What caused this once-vibrant woman to become infected with E. coli? Nevada public health officials tried to pinpoint the problem. Did the family eat bad meat, tainted vegetables, strawberries? All those came back negative, until someone remembered a cookie dough recall due to E. coli contamination.
"A couple of bites of cookie dough," Linda Rivers said. "That's all it took."
In June 2009, Nestle USA recalled all its refrigerated and prepackaged cookie dough products because many were tainted with E. coli bacteria. At least 69 people from 30 states reportedly suffered from E. coli food poisoning. Nine of those cases resulted in hemolytic uremic syndrome, a severe form of food poisoning associated with kidney failure. Linda was one of them. It's believed the wheat used in the dough was contaminated. The company has since changed the formula for its famous cookie dough.
"I have been doing this a long time and I don't think I have seen anyone this ill make it," said the Riveras' attorney, Bill Marler, who has handled hundreds of cases involving foodborne illness.
"She has basically missed out on a year of [her children's] lives. It is just devastating."
Linda is still suffering from the illness, more than a year later. For 12 months she was in and out of area hospitals in Las Vegas. She was confined to a hospital bed, unable to work, unable to talk, unable to walk.
She moved to California Pacific Medical Center in San Francisco, California, two months ago, where she remains today.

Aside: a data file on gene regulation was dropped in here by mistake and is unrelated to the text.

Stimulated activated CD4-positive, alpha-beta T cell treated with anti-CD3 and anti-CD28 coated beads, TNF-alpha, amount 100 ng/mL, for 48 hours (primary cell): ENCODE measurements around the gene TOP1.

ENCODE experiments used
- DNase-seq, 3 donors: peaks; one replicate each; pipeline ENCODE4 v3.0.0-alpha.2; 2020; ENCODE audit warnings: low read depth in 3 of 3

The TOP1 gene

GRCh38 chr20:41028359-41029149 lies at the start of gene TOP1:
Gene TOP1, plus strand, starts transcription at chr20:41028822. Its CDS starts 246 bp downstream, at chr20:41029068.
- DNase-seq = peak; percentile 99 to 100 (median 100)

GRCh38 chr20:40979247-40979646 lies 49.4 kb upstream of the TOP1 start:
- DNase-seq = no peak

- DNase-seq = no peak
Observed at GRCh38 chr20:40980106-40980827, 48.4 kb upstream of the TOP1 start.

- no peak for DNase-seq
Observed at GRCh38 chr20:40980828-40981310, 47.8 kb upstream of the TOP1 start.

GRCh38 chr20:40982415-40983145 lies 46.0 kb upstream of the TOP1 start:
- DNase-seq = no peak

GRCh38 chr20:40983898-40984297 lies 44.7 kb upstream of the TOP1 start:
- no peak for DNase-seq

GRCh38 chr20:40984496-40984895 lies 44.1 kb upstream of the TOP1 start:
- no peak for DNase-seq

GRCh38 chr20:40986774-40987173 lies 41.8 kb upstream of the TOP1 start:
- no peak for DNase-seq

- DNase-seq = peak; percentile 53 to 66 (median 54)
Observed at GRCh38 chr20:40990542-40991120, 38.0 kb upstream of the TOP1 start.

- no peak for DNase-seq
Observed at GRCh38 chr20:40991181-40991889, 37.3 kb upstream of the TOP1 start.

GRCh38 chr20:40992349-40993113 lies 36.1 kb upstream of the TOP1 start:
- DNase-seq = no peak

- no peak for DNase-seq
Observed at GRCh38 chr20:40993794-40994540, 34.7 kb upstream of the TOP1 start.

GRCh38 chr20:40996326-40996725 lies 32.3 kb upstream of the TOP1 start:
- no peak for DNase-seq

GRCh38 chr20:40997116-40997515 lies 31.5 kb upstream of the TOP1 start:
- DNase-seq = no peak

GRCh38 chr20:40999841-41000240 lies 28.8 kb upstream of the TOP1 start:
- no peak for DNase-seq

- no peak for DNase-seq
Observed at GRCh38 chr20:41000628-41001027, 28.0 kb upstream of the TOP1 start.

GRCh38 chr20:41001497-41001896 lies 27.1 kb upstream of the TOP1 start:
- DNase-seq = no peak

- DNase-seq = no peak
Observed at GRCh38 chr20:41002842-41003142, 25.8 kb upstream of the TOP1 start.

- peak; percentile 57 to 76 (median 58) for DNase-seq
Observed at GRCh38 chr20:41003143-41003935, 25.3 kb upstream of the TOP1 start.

Her physician, Dr. Phillip O'Keefe, said he wasn't surprised her body shut down.
"It causes multisystem disease. I suspect it was the bad luck of the draw in respect to how much toxin she got."
Now Linda's days are filled with different forms of therapy. She must learn to walk, tell time, remember dates and use her fingers. She still gets around in a wheelchair, but doctors say she is making great progress.
"Linda has improved since she has been here," said O'Keefe. "Her kidney function is better. She still has some problem with her liver. Her ability to deal with the pain and the problems has really been heroic," he said.
Richard Rivera has been by Linda's side at every step. It's been a "year of hell," he said.
Linda Rivera has missed her twin sons' high school graduation and the birth of her new grandchild, Ellie j.
But she continues to fight, hoping not to miss more precious moments. "I will keep trying. I want to survive," she said.
"I don't want this horrible disease to win. I want the rest of the world to know about this illness."
"It steals your life away," said her husband.
"She's missed so much. No family should have to go through this. Linda is probably the most giving, cheerful and optimistic woman in the world. To see what this had done to her has just torn me apart."
Through it all, Linda Rivera remains devoted to her family. "I have a wonderful family, no matter what the future brings, we have each other."
Richard Rivera agrees.
"Till death do us part," he said.
If she's forced to be in a wheelchair for the rest of her life, he said, "I will get one too and race down the street with her."